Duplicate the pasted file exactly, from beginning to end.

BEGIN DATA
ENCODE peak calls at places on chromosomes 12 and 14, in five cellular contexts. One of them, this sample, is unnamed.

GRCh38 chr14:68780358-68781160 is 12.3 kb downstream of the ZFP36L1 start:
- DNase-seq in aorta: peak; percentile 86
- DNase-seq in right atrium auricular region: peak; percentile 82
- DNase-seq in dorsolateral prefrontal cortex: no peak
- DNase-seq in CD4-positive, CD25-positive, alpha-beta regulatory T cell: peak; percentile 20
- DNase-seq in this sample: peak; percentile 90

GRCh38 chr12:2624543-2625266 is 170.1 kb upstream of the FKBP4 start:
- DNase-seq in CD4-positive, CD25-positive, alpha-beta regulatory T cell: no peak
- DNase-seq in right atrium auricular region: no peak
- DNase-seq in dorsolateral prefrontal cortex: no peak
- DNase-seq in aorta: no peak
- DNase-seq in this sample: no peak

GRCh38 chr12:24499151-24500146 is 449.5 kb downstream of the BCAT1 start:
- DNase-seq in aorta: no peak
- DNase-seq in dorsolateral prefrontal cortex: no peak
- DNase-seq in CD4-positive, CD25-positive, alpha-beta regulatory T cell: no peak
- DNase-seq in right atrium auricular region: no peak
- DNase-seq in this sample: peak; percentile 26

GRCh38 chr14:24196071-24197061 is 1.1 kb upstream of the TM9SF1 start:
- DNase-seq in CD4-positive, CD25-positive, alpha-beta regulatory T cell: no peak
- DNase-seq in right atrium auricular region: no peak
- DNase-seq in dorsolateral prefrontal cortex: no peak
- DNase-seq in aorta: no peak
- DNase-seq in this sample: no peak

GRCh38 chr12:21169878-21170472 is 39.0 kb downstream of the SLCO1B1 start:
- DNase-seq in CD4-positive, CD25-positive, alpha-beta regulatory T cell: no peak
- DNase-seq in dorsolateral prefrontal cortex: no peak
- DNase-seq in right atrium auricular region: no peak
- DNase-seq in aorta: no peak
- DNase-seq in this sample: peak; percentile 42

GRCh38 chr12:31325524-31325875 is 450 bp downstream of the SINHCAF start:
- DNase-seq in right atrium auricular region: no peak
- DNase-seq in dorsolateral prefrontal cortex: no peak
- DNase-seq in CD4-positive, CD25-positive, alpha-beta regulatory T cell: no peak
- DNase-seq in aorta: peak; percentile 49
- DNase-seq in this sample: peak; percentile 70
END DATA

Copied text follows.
ENCODE peak calls at places on chromosomes 12 and 14, in five cellular contexts. One of them, this sample, is unnamed.

GRCh38 chr14:68780358-68781160 is 12.3 kb downstream of the ZFP36L1 start:
- DNase-seq in aorta: peak; percentile 86
- DNase-seq in right atrium auricular region: peak; percentile 82
- DNase-seq in dorsolateral prefrontal cortex: no peak
- DNase-seq in CD4-positive, CD25-positive, alpha-beta regulatory T cell: peak; percentile 20
- DNase-seq in this sample: peak; percentile 90

GRCh38 chr12:2624543-2625266 is 170.1 kb upstream of the FKBP4 start:
- DNase-seq in CD4-positive, CD25-positive, alpha-beta regulatory T cell: no peak
- DNase-seq in right atrium auricular region: no peak
- DNase-seq in dorsolateral prefrontal cortex: no peak
- DNase-seq in aorta: no peak
- DNase-seq in this sample: no peak

GRCh38 chr12:24499151-24500146 is 449.5 kb downstream of the BCAT1 start:
- DNase-seq in aorta: no peak
- DNase-seq in dorsolateral prefrontal cortex: no peak
- DNase-seq in CD4-positive, CD25-positive, alpha-beta regulatory T cell: no peak
- DNase-seq in right atrium auricular region: no peak
- DNase-seq in this sample: peak; percentile 26

GRCh38 chr14:24196071-24197061 is 1.1 kb upstream of the TM9SF1 start:
- DNase-seq in CD4-positive, CD25-positive, alpha-beta regulatory T cell: no peak
- DNase-seq in right atrium auricular region: no peak
- DNase-seq in dorsolateral prefrontal cortex: no peak
- DNase-seq in aorta: no peak
- DNase-seq in this sample: no peak

GRCh38 chr12:21169878-21170472 is 39.0 kb downstream of the SLCO1B1 start:
- DNase-seq in CD4-positive, CD25-positive, alpha-beta regulatory T cell: no peak
- DNase-seq in dorsolateral prefrontal cortex: no peak
- DNase-seq in right atrium auricular region: no peak
- DNase-seq in aorta: no peak
- DNase-seq in this sample: peak; percentile 42

GRCh38 chr12:31325524-31325875 is 450 bp downstream of the SINHCAF start:
- DNase-seq in right atrium auricular region: no peak
- DNase-seq in dorsolateral prefrontal cortex: no peak
- DNase-seq in CD4-positive, CD25-positive, alpha-beta regulatory T cell: no peak
- DNase-seq in aorta: peak; percentile 49
- DNase-seq in this sample: peak; percentile 70